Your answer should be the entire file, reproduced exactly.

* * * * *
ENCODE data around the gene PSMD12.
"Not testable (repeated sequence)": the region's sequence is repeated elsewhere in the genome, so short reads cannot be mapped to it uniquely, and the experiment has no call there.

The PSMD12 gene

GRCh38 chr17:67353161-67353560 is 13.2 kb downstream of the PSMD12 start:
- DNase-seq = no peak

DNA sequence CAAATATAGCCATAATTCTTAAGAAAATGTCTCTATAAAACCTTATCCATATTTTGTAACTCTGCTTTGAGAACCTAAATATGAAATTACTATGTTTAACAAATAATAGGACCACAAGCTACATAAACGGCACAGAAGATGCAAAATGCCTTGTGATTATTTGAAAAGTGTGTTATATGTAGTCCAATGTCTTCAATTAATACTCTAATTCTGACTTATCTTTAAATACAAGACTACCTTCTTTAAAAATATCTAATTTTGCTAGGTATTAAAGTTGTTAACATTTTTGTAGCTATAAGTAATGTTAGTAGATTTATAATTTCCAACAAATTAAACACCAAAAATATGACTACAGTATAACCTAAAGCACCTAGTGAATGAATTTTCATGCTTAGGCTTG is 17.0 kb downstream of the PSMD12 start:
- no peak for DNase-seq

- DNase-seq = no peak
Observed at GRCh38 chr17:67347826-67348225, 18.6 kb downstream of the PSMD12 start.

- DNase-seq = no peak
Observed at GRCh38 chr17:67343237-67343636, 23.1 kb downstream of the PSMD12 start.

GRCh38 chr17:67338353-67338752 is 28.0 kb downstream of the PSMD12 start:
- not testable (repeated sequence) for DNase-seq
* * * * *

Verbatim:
ENCODE data around the gene PSMD12.
"Not testable (repeated sequence)": the region's sequence is repeated elsewhere in the genome, so short reads cannot be mapped to it uniquely, and the experiment has no call there.

The PSMD12 gene

GRCh38 chr17:67353161-67353560 is 13.2 kb downstream of the PSMD12 start:
- DNase-seq = no peak

DNA sequence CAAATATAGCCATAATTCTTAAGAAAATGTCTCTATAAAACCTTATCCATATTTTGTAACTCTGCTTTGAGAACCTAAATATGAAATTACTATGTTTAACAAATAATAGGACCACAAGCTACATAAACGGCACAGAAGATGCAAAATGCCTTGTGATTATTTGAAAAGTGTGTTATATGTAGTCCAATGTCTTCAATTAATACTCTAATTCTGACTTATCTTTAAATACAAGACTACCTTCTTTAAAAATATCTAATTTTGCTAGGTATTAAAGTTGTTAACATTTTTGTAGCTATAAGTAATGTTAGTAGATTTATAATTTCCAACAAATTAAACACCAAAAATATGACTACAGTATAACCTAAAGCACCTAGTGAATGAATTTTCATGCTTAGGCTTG is 17.0 kb downstream of the PSMD12 start:
- no peak for DNase-seq

- DNase-seq = no peak
Observed at GRCh38 chr17:67347826-67348225, 18.6 kb downstream of the PSMD12 start.

- DNase-seq = no peak
Observed at GRCh38 chr17:67343237-67343636, 23.1 kb downstream of the PSMD12 start.

GRCh38 chr17:67338353-67338752 is 28.0 kb downstream of the PSMD12 start:
- not testable (repeated sequence) for DNase-seq